In contrast to most programming languages, Python has supported two major versions for almost twelve years and developed them independently – with the release of Python 2.7.18, an era ends: It is the final release for Python 2 and marks the end of support, at the latest now Python developers must migrate to Python 3.x.
End of double-track
Python 3 has been developed since 2006. Release 3.0 was officially released in 2008, and since then it has also been clear that it would one day replace Python 2 because the 3.x series was incompatible with Python 2.x.
Python 2.7 has been in active development since the release of Python 2.6 almost 12 years ago, the 2-line development has been maintained for 20 years. The End of Life (EoL) was originally scheduled for 2016, but was postponed because numerous projects required more time for the migration and Python 2.7 was extremely popular in the community beyond the intended end. New development and practice drifted far apart, Python 2.x has long disappeared from Linux distributions.
Mammoth task mastered
The core developers and contributors of CPython may have mastered a mammoth task in the past decade of parallel development to Python 3.x. Major changes such as the backporting of the functions from PEP 466 to the ssl module and the hash randomization took place in the "middle of life" of the two-line line and would never have been added to a branch in maintenance mode.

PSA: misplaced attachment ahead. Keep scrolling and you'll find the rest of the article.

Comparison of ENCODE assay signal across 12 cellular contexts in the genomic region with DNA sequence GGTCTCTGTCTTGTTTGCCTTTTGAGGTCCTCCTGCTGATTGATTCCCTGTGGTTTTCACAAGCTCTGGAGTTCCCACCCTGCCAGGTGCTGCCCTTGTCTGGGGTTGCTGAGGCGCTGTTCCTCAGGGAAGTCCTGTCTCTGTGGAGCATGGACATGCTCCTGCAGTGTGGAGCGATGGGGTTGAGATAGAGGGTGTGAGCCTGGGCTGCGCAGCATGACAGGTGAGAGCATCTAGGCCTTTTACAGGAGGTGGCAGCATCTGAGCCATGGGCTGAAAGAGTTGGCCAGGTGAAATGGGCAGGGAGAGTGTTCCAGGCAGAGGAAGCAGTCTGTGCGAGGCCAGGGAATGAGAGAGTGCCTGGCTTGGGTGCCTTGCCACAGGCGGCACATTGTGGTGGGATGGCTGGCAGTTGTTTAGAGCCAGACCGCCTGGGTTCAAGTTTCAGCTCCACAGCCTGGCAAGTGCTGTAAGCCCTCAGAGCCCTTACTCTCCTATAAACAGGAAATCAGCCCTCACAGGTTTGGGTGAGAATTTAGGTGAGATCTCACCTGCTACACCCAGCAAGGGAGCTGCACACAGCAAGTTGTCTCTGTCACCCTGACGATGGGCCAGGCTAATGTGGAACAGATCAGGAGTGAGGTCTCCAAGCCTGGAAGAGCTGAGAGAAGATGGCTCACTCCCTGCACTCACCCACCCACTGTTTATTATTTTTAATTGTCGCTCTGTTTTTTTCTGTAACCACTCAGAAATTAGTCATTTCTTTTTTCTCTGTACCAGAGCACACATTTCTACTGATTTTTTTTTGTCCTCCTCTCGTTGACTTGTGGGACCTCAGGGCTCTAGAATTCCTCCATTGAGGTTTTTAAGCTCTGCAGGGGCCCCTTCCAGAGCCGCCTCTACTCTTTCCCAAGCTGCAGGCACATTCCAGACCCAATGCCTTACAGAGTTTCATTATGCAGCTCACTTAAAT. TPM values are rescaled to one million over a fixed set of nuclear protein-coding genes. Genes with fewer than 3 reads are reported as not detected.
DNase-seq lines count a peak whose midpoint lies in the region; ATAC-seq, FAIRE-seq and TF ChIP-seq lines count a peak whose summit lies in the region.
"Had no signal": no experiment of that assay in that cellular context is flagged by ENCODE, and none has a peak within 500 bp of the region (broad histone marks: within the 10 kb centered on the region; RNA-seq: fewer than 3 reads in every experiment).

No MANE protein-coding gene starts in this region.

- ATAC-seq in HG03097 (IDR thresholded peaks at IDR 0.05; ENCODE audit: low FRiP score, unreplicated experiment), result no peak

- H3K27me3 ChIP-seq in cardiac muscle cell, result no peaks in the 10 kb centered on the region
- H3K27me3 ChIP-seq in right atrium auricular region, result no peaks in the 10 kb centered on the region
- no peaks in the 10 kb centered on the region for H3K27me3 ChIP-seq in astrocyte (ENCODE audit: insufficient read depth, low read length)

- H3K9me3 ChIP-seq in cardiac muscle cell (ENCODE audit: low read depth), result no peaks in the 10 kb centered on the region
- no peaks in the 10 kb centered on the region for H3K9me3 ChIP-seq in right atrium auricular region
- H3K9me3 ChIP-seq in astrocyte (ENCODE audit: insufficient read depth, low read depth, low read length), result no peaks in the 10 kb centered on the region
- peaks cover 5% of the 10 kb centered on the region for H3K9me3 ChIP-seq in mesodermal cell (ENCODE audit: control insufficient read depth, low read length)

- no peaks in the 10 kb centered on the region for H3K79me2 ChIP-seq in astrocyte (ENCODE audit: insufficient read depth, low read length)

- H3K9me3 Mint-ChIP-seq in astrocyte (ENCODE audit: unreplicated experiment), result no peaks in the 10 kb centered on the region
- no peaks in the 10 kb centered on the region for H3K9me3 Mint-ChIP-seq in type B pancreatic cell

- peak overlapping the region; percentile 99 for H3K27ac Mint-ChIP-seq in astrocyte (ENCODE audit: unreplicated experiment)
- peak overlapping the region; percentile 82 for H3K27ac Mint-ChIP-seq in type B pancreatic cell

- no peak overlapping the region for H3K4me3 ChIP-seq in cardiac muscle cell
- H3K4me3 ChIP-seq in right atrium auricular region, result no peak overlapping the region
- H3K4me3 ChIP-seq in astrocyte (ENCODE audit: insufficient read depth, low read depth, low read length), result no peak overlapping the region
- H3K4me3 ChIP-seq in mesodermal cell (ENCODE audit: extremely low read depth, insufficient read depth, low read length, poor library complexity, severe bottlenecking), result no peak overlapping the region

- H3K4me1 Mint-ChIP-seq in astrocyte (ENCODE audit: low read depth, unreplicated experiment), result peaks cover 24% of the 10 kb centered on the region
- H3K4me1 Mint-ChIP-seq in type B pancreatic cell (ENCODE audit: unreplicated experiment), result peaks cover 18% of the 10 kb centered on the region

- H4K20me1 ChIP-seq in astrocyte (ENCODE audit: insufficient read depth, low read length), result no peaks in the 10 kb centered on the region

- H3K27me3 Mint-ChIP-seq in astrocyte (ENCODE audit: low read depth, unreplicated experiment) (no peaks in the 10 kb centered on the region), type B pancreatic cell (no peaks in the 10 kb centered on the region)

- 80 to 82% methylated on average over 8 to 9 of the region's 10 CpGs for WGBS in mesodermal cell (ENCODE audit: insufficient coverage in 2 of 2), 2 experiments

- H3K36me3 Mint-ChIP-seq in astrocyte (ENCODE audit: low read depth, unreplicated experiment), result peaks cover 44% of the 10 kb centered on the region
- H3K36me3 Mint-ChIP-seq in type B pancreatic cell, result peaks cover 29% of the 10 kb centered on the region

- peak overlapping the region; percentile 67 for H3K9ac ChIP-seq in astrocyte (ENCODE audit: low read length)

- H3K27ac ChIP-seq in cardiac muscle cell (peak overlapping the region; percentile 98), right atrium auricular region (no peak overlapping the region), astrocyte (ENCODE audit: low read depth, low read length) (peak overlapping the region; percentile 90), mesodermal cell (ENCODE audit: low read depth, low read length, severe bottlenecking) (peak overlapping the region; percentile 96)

The many Python 2 users at that time received continuous security updates. The work of two generations of binary developers is in Python 2.x. Of the The call for Python 2.8 became more frequent and ultimately faded away – not unheard, but rejected from the highest side:
"There will be no Python 2.8", was the creator of the language Guido van Rossum. His historic announcement of Python 3.0 can be found on the pages of the Python Foundation.
Inventory and notes
Rainer Grimm's article on heise Developer Mehr provides an inventory with practical information on porting Notes on the end of life of Python 2.x, announces the core team, the announcement of the "nostalgic commemorative release" can be found in the Original email from release manager Benjamin Peterson Read the Python Developer mailing list.
Currently all versions from Python 3.5 upwards receive support, the latest version is Python 3.8. The A RIP tutorial describes incompatibilities between Python 2 and Python 3. There is one for porting detailed instructions in the form of the "Conservative Python 3 Porting Guide".
. (tagsToTranslate) End of Life (t) Python (t) Python programming